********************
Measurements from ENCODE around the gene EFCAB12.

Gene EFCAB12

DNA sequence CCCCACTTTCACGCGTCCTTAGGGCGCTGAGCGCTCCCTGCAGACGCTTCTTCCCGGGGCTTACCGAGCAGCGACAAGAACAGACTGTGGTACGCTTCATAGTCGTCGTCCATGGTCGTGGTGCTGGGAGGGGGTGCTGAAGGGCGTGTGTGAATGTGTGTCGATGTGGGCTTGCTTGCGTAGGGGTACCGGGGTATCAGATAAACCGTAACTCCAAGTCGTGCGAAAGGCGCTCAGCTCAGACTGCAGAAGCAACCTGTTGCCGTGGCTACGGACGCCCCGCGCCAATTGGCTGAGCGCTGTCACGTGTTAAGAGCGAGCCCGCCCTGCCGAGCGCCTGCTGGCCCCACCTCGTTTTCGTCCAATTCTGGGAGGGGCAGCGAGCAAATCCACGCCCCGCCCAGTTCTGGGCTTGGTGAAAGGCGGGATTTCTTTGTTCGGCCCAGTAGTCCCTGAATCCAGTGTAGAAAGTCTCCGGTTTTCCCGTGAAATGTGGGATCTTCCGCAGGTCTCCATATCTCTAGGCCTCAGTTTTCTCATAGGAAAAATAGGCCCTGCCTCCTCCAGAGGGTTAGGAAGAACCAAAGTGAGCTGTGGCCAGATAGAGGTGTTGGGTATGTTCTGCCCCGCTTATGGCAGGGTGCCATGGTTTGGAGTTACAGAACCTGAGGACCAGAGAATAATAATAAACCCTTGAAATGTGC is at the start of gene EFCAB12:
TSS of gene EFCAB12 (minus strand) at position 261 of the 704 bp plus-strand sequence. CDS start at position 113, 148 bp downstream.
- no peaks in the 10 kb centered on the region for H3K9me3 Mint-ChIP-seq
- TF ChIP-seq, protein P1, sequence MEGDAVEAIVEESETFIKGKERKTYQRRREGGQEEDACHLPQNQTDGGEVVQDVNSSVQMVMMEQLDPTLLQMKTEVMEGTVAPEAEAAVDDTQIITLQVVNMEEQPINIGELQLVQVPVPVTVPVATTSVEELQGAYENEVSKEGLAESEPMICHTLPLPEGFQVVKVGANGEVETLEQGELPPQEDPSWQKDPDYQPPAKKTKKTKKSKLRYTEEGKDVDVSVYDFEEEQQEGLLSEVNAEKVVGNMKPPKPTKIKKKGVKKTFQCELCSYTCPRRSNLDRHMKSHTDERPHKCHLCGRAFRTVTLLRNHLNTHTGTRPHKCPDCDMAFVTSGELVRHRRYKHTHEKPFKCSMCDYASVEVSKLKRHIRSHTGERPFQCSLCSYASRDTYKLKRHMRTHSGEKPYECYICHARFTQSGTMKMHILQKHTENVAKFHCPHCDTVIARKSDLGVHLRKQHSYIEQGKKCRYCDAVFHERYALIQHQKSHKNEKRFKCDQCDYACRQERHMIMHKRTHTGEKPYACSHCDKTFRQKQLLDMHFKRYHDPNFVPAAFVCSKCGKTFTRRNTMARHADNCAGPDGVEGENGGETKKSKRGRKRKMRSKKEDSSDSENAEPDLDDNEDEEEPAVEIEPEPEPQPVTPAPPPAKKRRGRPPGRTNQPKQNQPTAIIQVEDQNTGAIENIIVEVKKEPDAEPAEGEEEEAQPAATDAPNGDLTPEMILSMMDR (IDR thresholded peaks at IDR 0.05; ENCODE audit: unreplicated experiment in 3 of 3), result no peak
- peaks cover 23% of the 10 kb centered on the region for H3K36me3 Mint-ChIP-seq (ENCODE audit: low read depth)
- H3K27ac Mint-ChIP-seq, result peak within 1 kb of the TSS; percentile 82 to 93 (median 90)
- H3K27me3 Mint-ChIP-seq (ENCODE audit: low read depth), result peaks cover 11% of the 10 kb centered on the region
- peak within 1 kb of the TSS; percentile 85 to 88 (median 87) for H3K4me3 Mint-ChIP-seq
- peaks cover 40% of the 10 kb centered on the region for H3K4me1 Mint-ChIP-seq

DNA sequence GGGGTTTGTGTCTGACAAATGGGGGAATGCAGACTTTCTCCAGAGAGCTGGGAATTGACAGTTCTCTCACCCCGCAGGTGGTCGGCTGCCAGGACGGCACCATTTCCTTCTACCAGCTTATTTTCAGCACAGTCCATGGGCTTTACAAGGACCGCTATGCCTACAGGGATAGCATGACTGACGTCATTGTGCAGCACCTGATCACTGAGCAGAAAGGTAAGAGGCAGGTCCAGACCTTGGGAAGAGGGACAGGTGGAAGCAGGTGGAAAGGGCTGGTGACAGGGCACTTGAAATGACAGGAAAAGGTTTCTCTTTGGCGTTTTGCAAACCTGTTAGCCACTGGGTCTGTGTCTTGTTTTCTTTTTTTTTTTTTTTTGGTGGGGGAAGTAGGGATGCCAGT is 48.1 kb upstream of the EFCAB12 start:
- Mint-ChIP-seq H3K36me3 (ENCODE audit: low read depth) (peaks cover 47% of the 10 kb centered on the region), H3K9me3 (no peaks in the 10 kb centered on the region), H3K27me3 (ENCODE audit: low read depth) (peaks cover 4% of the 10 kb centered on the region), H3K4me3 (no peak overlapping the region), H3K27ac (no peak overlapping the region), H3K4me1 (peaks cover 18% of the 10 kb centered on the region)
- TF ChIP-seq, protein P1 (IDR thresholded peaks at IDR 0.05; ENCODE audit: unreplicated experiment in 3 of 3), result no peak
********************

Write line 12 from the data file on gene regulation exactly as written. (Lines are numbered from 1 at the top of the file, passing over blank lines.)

DNA sequence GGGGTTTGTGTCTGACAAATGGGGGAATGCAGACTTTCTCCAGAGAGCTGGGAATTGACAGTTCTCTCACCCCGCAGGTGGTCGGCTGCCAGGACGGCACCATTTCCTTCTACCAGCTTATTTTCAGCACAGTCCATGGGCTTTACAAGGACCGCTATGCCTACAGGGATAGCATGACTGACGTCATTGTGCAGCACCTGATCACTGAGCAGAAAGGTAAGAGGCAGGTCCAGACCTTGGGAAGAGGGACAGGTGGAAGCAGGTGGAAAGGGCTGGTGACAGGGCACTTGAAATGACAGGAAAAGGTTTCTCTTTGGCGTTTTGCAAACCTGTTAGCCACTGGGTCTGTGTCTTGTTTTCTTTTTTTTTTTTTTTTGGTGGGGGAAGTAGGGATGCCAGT is 48.1 kb upstream of the EFCAB12 start: